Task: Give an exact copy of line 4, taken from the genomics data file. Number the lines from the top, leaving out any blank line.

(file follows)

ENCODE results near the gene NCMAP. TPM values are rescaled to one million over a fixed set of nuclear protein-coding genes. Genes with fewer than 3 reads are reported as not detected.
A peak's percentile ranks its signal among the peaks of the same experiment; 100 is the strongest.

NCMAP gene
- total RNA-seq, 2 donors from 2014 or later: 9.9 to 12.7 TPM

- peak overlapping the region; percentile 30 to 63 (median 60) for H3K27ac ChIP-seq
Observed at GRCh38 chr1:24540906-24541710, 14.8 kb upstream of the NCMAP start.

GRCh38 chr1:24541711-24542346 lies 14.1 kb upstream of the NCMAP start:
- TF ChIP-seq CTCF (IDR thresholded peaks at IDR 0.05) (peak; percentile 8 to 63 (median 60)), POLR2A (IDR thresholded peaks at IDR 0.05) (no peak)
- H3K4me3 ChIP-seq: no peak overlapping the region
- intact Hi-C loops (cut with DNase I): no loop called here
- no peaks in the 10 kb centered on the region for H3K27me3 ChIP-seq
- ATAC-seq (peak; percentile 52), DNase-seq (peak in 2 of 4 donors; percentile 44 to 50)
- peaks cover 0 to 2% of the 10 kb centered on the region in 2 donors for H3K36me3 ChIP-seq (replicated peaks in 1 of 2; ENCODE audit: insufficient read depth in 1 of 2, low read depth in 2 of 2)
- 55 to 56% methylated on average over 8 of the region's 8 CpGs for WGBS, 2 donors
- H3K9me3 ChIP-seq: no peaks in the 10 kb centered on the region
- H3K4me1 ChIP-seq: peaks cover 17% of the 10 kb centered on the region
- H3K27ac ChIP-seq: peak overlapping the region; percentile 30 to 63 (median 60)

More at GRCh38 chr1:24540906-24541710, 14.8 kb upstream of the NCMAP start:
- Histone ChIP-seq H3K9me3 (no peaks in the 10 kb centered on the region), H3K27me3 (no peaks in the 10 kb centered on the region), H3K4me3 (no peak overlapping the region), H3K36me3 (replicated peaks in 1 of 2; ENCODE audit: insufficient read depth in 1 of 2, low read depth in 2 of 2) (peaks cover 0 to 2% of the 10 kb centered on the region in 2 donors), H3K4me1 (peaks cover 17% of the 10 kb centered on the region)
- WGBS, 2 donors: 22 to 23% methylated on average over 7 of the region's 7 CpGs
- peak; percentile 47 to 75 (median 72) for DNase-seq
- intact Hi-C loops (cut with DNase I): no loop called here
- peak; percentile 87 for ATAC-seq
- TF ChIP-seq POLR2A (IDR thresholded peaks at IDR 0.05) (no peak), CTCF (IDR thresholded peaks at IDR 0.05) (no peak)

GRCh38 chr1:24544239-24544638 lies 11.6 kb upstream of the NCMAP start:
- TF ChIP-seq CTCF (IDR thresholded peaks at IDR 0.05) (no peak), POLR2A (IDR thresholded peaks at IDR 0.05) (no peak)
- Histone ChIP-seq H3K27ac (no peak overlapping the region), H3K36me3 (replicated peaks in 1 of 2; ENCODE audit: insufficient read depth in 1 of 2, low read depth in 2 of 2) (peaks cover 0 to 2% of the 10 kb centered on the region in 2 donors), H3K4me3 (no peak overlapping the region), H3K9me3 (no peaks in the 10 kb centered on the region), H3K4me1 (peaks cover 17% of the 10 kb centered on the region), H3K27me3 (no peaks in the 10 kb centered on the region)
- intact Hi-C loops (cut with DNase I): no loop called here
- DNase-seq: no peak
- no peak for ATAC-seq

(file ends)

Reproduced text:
- total RNA-seq, 2 donors from 2014 or later: 9.9 to 12.7 TPM